Let me give an example: When the Russian punk-rock group “Pussy Riot” staged a “Punk Prayer” in Moscow’s Christ Saviour Cathedral, Western media were quick to identify the front-lines in the ensuing trial as secular artists engaged in a struggle for freedom of expression, democracy and fair elections versus a sinister autocratic-religious alliance of Putin and Patriarch backed up by icon-bearing babushkas and “Orthodoxy or death” Nazi-skins. What passed virtually unnoticed was a debate initiated by Deacon Andrej Kuraev of the Moscow Patriarchate (not at all a marginal figure), who stressed the subversive religious message of a performance that called itself, after all, a “prayer.” Many Orthodox believers could identify with his approach, which associated the Orthodox tradition with a pluralism of opinions rather than a monolithic ideology of the Russian nation. What was at stake were contrasting political theologies, the one side wishing for an Orthodox Church independent from the Russian state, the other upholding the notion of church-state symphonia.
The example shows, I believe, that the struggle between secular critique and religious sentiments—the very same conflict we had in the Danish cartoon crisis and other freedom of speech versus moral harm-cases (see Saba Mahmood’s “Is critique secular?”)—is only on one level a struggle between secular and religious worldviews; on a second level, it is a conflict among religious actors. The same is true for all other possible secular-religious conflict situations. My thrust is that it is really this second level that is the most instructive in terms of empirical insights for further theory-building.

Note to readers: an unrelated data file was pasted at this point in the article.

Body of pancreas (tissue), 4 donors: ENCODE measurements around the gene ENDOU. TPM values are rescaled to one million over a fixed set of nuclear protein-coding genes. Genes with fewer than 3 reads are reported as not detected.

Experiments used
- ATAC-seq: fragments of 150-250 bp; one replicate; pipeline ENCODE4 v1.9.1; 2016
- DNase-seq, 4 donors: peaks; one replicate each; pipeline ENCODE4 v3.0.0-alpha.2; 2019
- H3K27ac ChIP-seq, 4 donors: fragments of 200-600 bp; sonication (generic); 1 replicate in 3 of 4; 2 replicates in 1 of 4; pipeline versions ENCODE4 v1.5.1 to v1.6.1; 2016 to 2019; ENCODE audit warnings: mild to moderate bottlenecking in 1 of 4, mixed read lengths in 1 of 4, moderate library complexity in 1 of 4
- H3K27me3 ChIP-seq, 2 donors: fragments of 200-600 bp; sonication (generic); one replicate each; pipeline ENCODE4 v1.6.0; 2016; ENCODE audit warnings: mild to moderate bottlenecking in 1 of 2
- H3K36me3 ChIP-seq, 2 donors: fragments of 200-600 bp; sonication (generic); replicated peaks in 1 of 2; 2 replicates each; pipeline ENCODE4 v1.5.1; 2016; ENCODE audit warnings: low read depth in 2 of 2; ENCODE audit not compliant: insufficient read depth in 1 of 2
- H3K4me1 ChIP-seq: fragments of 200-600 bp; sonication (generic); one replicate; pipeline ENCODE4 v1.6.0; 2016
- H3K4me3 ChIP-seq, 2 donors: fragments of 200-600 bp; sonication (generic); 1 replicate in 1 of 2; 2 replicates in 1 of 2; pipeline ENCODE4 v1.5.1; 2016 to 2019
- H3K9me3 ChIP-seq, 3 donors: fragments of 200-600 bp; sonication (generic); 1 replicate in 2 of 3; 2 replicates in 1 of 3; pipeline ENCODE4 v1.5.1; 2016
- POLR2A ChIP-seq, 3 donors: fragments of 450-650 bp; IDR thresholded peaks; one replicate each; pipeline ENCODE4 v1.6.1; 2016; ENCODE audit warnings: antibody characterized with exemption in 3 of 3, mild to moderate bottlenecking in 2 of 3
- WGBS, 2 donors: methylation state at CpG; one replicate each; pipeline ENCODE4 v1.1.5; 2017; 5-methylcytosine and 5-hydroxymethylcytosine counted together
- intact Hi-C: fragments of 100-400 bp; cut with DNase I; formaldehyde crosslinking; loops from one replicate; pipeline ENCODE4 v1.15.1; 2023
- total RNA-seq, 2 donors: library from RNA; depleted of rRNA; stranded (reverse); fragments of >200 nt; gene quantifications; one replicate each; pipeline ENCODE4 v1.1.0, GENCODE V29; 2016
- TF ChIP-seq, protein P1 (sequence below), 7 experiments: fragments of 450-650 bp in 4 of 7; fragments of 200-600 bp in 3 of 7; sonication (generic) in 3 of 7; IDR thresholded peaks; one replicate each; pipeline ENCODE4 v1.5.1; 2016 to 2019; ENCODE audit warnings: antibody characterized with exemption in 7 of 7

In order to get access to this second level, however, social sciences have to overcome the theology blind spot and have to open up to the empirical study of theological debates. In the remainder of this post I quickly want to outline what this opening-up could look like in the three approaches to the study of religion identified by Cécile Laborde in her post: Where is theology in the critical, upholding, and disaggregating perspectives?